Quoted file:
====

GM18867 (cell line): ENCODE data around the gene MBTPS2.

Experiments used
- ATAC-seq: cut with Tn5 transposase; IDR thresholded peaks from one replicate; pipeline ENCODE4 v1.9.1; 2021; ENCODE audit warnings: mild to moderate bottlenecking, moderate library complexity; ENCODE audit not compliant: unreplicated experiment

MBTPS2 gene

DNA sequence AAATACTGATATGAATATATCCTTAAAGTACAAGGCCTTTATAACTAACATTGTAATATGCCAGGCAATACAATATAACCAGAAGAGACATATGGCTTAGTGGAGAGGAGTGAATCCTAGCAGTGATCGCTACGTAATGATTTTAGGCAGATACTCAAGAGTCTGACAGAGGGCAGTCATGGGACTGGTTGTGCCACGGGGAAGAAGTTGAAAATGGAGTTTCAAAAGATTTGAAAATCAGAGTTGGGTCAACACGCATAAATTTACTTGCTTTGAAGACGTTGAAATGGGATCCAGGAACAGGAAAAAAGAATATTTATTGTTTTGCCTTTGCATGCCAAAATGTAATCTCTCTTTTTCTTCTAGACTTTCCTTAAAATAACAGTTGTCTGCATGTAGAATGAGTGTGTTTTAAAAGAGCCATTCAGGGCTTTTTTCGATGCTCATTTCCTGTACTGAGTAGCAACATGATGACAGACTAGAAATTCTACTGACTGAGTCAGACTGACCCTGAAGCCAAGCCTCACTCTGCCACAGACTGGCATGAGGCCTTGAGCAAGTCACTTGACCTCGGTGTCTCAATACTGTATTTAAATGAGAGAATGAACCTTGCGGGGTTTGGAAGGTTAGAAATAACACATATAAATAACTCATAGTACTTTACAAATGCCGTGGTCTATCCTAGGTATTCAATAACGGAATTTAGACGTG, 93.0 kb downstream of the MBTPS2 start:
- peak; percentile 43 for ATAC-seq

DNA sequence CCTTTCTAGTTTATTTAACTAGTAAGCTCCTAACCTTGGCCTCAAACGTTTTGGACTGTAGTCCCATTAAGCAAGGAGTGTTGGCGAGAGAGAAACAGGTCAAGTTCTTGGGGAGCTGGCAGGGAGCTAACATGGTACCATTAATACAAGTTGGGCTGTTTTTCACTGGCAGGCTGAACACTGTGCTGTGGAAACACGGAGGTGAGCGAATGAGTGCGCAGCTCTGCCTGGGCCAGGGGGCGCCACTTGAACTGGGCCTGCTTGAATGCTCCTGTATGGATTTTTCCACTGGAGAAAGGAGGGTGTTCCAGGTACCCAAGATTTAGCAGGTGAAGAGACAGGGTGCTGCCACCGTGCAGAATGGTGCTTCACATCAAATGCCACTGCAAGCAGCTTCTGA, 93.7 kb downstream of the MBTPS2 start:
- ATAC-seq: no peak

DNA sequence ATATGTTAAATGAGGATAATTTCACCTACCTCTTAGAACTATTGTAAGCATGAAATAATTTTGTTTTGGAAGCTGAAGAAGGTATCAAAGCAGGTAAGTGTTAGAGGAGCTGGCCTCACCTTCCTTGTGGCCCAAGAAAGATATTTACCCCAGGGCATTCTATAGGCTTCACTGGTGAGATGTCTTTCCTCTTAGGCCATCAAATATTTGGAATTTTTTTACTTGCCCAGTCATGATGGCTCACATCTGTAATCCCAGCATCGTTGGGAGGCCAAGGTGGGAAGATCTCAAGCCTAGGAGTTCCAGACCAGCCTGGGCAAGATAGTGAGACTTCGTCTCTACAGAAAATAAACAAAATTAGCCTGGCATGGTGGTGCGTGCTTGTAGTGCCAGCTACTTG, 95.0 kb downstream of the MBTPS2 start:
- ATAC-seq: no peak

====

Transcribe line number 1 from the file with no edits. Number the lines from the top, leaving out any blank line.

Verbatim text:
GM18867 (cell line): ENCODE data around the gene MBTPS2.